Even though there may be a significant warning sign in abnormal stooling from birth, the recognition of Hirschsprung's disease may be delayed and patients can present with significant disease, including toxic megacolon. The disease is characterized by the lack of parasympathetic ganglia to the affected portion of the colon making peristaltic efforts of the bowel ineffective at moving stool through the colon. When the distal rectum is involved, digital rectal examination may be diagnostic since the lack of rectal tone gives the sensation of inserting one's finger into a glove when there is loss of the dilated rectal vault. Antibiotics and decompression of the bowel may be indicated to stabilize the patient before a diagnostic workup. This may include a barium enema demonstrating a “transition zone,” rectal manometry, or a suction biopsy of the rectum and colon.
Nonsurgical Causes of Abdominal Pain
Vomiting and diarrhea frequently accompany the chief complaint of abdominal pain, and commonly present together. The temptation to automatically diagnose such a patient with acute gastroenteritis can be dangerous as the symptoms are very nonspecific. Be particularly concerned with the patient who presents with vomiting and abdominal pain without diarrhea. Surgically correctable disease must be ruled out.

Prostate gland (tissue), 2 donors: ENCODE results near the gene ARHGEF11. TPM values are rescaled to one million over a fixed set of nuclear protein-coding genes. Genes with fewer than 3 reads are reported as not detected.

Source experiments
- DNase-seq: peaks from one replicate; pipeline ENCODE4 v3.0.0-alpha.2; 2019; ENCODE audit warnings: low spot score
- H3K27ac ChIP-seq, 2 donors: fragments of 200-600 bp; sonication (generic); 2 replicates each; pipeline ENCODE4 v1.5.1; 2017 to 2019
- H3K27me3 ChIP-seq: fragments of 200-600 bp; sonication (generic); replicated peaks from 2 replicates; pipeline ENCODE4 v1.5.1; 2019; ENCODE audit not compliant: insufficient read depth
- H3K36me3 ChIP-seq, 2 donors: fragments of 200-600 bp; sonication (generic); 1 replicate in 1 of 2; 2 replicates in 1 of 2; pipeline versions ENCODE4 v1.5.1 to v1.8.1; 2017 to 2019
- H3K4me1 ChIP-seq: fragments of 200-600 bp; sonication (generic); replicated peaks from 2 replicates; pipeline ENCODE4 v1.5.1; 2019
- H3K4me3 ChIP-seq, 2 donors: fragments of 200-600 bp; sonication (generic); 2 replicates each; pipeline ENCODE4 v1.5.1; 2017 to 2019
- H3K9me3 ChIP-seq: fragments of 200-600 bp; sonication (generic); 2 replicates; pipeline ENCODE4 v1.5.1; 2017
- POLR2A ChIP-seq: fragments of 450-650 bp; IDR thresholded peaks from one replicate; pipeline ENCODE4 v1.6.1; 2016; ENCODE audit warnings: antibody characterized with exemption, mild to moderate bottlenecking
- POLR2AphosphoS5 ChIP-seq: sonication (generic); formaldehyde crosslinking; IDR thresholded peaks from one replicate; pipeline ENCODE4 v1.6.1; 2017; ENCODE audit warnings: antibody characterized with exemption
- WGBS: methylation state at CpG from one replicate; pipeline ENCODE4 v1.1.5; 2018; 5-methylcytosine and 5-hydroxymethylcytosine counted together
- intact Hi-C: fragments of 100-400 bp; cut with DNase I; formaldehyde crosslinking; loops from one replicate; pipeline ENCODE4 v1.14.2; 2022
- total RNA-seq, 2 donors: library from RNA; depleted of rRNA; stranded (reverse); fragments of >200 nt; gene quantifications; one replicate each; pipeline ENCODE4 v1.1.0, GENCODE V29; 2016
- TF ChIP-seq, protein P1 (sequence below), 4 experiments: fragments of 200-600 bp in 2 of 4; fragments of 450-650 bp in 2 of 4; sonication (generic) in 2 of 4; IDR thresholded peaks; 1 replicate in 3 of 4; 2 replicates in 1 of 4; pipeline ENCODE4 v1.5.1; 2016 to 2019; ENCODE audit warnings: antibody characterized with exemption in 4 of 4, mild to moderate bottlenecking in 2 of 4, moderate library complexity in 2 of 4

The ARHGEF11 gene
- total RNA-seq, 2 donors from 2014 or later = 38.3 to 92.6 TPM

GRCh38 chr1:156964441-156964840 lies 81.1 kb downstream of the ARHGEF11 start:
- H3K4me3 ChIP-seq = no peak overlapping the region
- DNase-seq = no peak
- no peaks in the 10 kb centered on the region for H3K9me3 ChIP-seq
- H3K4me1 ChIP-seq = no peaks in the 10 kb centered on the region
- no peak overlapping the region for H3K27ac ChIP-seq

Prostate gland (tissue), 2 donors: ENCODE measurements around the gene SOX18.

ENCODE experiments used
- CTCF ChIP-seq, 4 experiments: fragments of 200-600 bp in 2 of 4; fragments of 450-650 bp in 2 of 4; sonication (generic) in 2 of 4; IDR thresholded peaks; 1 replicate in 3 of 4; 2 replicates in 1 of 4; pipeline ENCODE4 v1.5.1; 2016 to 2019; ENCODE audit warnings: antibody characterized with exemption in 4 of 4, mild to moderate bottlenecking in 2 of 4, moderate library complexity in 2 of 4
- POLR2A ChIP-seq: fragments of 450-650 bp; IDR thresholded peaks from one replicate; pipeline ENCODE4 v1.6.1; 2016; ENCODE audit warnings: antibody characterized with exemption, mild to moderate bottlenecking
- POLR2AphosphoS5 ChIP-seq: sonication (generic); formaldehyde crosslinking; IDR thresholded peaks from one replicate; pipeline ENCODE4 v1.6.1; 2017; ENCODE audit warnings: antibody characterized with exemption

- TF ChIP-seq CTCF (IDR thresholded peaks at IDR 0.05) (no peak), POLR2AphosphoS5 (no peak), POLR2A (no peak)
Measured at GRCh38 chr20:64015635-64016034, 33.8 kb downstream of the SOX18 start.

A common source of abdominal discomfort in children is both upper and lower urinary tract infections (UTI). Patients may have fever, nausea, emesis, abdominal pain, and urinary symptoms such as frequency, urgency, and dysuria. Screening urinalysis, culture, and Gram stain can identify affected patients. An oral course of antibiotics will suffice for treatment of patients who appear nontoxic. Inpatient, parenteral antibiotics required for infants younger than 2 to 6 months and ill patients where the risk of pyelonephritis, bacteremia, and urosepsis is greater (see Chapter 84).
One of the most common causes of colicky, cramping abdominal pain in children is constipation. The pain may limit their everyday function and progress to cause nausea and vomiting. Some patients will present with recurrent UTIs secondary to obstruction. Often the patient will have encoparesis, loose, or liquid stools resulting from leakage around impacted stool in the distal colon and rectum. The etiology of the symptoms often has significant behavioral overlay.
Although not likely an abdominal condition, colic often presents when parents interpret prolonged periods of crying as abdominal pain. Some parents describe an infant who strains to pass a stool. First, it is important to rule out pathologic causes for the infant's irritable behavior. Efforts should be directed to supporting the parents and empowering them with knowledge about the benign nature of the symptoms and giving them ample resources for stress relief. The parents can be exasperated and this puts the infant at risk for abuse because it stresses the parent–child dyad. An emergency provider must help them partner with their primary care physician to ensure that the family has ample follow-up after discharge.